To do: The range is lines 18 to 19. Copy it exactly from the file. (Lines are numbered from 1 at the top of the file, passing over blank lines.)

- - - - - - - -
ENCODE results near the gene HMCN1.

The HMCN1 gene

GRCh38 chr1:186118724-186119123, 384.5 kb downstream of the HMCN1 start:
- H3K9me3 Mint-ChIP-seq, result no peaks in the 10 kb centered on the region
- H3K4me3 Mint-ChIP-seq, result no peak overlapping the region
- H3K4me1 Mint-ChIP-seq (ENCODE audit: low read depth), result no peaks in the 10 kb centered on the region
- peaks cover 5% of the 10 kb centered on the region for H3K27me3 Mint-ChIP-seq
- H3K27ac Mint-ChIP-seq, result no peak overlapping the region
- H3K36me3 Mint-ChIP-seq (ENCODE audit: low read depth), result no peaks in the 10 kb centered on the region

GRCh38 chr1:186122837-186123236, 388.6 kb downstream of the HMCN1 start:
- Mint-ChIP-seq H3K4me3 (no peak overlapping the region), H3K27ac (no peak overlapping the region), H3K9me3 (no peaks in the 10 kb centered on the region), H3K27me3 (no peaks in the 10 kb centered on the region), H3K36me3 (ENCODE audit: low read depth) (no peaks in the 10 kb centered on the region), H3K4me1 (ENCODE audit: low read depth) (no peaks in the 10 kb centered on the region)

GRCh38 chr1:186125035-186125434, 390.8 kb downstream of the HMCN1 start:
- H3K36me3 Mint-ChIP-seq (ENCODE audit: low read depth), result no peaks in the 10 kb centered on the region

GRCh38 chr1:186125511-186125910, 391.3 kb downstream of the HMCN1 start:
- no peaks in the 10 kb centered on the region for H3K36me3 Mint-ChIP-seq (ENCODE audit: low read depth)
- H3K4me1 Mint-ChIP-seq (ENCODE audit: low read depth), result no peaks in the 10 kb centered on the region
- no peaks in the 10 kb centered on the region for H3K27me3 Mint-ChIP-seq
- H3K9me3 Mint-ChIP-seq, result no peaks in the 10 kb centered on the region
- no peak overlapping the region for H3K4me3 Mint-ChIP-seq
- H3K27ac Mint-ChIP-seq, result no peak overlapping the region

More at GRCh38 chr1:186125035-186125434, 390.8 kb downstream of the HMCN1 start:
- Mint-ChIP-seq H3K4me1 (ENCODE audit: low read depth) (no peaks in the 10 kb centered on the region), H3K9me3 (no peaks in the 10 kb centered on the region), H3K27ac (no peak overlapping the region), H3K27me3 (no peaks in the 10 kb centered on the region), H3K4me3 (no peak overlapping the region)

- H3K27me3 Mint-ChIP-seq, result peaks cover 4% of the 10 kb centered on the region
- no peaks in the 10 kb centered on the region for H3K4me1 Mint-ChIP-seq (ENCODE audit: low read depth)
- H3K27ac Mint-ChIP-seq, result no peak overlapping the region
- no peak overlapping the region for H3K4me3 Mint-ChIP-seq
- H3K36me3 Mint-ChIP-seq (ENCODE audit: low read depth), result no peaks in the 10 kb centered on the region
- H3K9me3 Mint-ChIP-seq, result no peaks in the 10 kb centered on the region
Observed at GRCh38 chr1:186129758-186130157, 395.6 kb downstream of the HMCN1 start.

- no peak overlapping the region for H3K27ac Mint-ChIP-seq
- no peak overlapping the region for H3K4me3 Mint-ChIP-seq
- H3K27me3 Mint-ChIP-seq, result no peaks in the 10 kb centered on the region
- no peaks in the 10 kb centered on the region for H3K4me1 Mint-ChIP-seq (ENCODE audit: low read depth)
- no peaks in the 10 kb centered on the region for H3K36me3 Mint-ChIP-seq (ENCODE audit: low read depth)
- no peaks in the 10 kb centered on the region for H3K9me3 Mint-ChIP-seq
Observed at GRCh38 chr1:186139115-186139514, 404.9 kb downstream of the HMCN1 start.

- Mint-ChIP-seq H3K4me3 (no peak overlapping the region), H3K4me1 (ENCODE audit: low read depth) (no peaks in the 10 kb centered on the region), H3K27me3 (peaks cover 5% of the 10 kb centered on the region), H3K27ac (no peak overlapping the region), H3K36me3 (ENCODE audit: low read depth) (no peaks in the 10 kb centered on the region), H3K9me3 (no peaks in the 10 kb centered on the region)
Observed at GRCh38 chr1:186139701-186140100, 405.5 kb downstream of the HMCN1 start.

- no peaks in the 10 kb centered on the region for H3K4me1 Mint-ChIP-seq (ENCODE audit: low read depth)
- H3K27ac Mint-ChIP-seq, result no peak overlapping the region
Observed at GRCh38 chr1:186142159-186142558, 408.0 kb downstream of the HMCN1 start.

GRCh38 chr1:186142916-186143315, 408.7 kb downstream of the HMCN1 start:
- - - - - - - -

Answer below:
- H3K9me3 Mint-ChIP-seq, result no peaks in the 10 kb centered on the region
- no peak overlapping the region for H3K4me3 Mint-ChIP-seq